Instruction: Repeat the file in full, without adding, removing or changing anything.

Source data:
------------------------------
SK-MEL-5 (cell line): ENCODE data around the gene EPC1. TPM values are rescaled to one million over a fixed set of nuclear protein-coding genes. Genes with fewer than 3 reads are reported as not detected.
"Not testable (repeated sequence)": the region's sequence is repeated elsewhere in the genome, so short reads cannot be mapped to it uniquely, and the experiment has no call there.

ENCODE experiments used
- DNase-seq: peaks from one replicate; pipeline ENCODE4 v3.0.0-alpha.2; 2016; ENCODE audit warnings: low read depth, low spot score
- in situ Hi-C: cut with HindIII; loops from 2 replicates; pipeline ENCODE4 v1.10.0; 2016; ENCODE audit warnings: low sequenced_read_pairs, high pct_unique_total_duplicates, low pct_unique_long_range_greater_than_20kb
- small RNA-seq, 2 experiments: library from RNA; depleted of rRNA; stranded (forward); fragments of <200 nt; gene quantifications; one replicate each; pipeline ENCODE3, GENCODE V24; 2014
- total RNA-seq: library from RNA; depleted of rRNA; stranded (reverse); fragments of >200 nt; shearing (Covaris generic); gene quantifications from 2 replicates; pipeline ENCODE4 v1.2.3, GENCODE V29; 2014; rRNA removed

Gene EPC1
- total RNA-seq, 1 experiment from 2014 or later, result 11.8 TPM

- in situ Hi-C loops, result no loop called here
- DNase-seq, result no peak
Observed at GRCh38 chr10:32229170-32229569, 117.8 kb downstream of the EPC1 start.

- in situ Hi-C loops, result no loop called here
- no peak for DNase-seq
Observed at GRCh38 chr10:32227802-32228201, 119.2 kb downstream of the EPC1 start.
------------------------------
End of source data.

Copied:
SK-MEL-5 (cell line): ENCODE data around the gene EPC1. TPM values are rescaled to one million over a fixed set of nuclear protein-coding genes. Genes with fewer than 3 reads are reported as not detected.
"Not testable (repeated sequence)": the region's sequence is repeated elsewhere in the genome, so short reads cannot be mapped to it uniquely, and the experiment has no call there.

ENCODE experiments used
- DNase-seq: peaks from one replicate; pipeline ENCODE4 v3.0.0-alpha.2; 2016; ENCODE audit warnings: low read depth, low spot score
- in situ Hi-C: cut with HindIII; loops from 2 replicates; pipeline ENCODE4 v1.10.0; 2016; ENCODE audit warnings: low sequenced_read_pairs, high pct_unique_total_duplicates, low pct_unique_long_range_greater_than_20kb
- small RNA-seq, 2 experiments: library from RNA; depleted of rRNA; stranded (forward); fragments of <200 nt; gene quantifications; one replicate each; pipeline ENCODE3, GENCODE V24; 2014
- total RNA-seq: library from RNA; depleted of rRNA; stranded (reverse); fragments of >200 nt; shearing (Covaris generic); gene quantifications from 2 replicates; pipeline ENCODE4 v1.2.3, GENCODE V29; 2014; rRNA removed

Gene EPC1
- total RNA-seq, 1 experiment from 2014 or later, result 11.8 TPM

- in situ Hi-C loops, result no loop called here
- DNase-seq, result no peak
Observed at GRCh38 chr10:32229170-32229569, 117.8 kb downstream of the EPC1 start.

- in situ Hi-C loops, result no loop called here
- no peak for DNase-seq
Observed at GRCh38 chr10:32227802-32228201, 119.2 kb downstream of the EPC1 start.